More Reasons To Cut The Sugar: Latest Findings On Gestational Diabetes

Gestational diabetes, commonly referred to as pregnancy diabetes, is a transient condition wherein all the signs of diabetes type 2 occur, and often resolve on their own post-delivery. However, women experiencing gestational diabetes are asked to cut down on sugars and fats, follow a diabetic diet, to exercise and deal with the condition the same way they would with non-gestational diabetes.

We have known for quite some time that a glucose-laden diet and obesity in pregnant women add up to risk factors for asthma in the offspring. [1]

New research surrounding Gestational Diabetes Mellitus is emerging, bringing more cautionary findings to the fore.

What can gestational diabetes do to a growing fetus?

  • Elevated blood glucose levels in early pregnancy and first trimester are associated with congenital heart defects in the offspring.[2]
  • Women with gestational diabetes may give birth to a child of lower birth weight, and a greater head circumference that usual,[3] thus leading to a need for forceps intervention.
  • Other research, however, contradicts the low-birth-weight phenomenon and suggests that women who have gestational diabetes tend to have overweight children.
  • Babies whose mothers have gestational diabetes often also have a higher production of insulin, resulting in hypoglycemia after birth.
  • Women who have gestational diabetes are at risk for high blood pressure and preeclampsia, a potentially life-threatening complication.[4]

Indian women should know these risk alerts for gestational diabetes and try to avoid them:

  • Some studies claim that warm environments can be a risk factor for the development of gestational diabetes.[5]
  • Smoking, not getting enough exercise, and obesity are in themselves significant risk factors for gestational diabetes. Moreover, women who have had gestational diabetes could develop type 2 diabetes later in life. [6]
  • There is some reason to believe that workplace stress is a contributing factor to type 2 diabetes.[7] The mechanism is not quite clear, but we know that stress leads to weight gain, which in turn can precipitate gestational diabetes.
  • While there is no clear consensus on the actual age threshold, women who have pregnancies later in life or after the age of thirty could be at risk for developing gestational diabetes.

If it often feels like the onus for a healthy baby is put on the mother, you are not alone. If you are upset by a gestational diabetes diagnosis, speak to your doctor. They may be able to recommend a counsellor or a nutritionist to help support you through this phase.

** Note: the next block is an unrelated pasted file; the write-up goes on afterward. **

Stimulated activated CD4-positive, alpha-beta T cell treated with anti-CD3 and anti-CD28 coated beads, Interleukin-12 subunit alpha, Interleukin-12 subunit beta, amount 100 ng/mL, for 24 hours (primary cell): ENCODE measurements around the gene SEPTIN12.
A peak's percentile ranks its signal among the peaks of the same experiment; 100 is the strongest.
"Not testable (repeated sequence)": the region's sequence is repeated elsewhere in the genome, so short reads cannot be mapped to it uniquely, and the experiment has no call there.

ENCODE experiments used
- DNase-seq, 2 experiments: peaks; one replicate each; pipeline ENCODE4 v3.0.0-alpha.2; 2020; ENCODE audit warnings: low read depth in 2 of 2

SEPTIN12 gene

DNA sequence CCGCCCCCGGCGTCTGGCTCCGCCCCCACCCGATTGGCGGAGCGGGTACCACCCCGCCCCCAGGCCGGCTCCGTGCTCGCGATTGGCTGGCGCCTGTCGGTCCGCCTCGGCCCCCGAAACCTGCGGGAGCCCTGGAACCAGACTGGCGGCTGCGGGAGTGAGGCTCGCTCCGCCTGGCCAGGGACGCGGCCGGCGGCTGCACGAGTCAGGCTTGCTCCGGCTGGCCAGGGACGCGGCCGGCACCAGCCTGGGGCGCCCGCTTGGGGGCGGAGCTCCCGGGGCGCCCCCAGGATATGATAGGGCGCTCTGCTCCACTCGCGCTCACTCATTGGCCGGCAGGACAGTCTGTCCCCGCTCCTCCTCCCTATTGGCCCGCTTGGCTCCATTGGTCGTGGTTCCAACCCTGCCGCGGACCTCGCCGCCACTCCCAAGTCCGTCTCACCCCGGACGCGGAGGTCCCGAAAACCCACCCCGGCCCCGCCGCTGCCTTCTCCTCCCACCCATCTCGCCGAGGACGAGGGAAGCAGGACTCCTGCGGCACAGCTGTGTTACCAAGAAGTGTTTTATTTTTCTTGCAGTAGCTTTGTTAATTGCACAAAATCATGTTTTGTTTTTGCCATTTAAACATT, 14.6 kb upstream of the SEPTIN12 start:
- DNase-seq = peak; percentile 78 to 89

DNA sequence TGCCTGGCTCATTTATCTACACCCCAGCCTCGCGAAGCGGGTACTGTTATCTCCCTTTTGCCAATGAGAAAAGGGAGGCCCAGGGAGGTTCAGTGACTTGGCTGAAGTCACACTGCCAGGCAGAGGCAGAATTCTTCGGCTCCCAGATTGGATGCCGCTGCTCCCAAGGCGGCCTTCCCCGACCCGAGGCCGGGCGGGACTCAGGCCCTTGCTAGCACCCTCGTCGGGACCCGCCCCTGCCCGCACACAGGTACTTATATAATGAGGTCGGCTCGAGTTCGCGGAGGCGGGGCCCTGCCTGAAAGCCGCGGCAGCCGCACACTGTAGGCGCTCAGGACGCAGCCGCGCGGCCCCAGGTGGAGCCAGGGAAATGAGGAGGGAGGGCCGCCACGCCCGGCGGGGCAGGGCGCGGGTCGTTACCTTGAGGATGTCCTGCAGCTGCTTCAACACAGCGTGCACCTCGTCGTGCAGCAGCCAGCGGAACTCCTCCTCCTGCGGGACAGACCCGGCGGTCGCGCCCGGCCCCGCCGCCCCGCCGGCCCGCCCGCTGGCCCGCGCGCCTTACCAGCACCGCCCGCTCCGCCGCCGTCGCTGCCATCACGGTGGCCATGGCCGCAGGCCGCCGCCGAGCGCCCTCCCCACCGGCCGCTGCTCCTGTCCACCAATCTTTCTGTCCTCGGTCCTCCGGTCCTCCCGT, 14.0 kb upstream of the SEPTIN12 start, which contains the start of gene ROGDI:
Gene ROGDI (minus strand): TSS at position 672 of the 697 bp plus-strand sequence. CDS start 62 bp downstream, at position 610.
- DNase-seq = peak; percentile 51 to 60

A family that encourages healthy, nutritious meals as part of their TLC during your pregnancy go a long way in managing conditions such as gestational diabetes by helping you battle cravings for foods that can have harmful consequences.

 

Did you have gestational diabetes? Do you have a pregnancy diabetes story? Write to us at info@togetherforher.com!

 

References:

 

  1. Scholtens, Salome, A. H. Wijga, Bert Brunekreef, Marjan Kerkhof, D. S. Postma, Marieke Oldenwening, J. C. De Jongste, and H. A. Smit. “Maternal overweight before pregnancy and asthma in offspring followed for 8 years.” International journal of obesity34, no. 4 (2010): 606-613.
  2. Helle, Emmi, Preston S. Biegley, Joshua W. Knowles, Joseph B. Leader, Sarah A. Pendergrass, Gary Reaven, Marylyn D. Ritchie, Gary M. Shaw, Wei Yang, and James R. Priest. “First Trimester Elevated Serum Glucose Values Are Associated With Congenital Heart Disease in the Offspring.” (2016): A17229-A17229.
  3. Hauta-alus, Helena H., Heli T. Viljakainen, Elisa M. Holmlund-Suila, Maria Enlund-Cerullo, Jenni Rosendahl, Saara M. Valkama, Otto M. Helve, Timo K. Hytinantti, Outi M. Mäkitie, and Sture Andersson. “Maternal vitamin D status, gestational diabetes and infant birth size.” BMC Pregnancy and Childbirth17, no. 1 (2017): 420.
  4. Östlund, Ingrid, Bengt Haglund, and Ulf Hanson. “Gestational diabetes and preeclampsia.”European Journal of Obstetrics & Gynecology and Reproductive Biology 113, no. 1 (2004): 12-16.
  5. Booth, Gillian L., Jin Luo, Alison L. Park, Denice S. Feig, Rahim Moineddin, and Joel G. Ray. “Influence of environmental temperature on risk of gestational diabetes.” Canadian Medical Association Journal189, no. 19 (2017): E682-E689.
  6. Gestational Diabetes, American Diabetes Association.
  7. Agardh, Emilie E., Anders Ahlbom, Tomas Andersson, Suad Efendic, Valdemar Grill, Johan Hallqvist, Anders Norman, and Claes-Göran Östens “Work stress and low sense of coherence is associated with type 2 diabetes in middle-aged Swedish women.” Diabetes care26, no. 3 (2003): 719-724.

 

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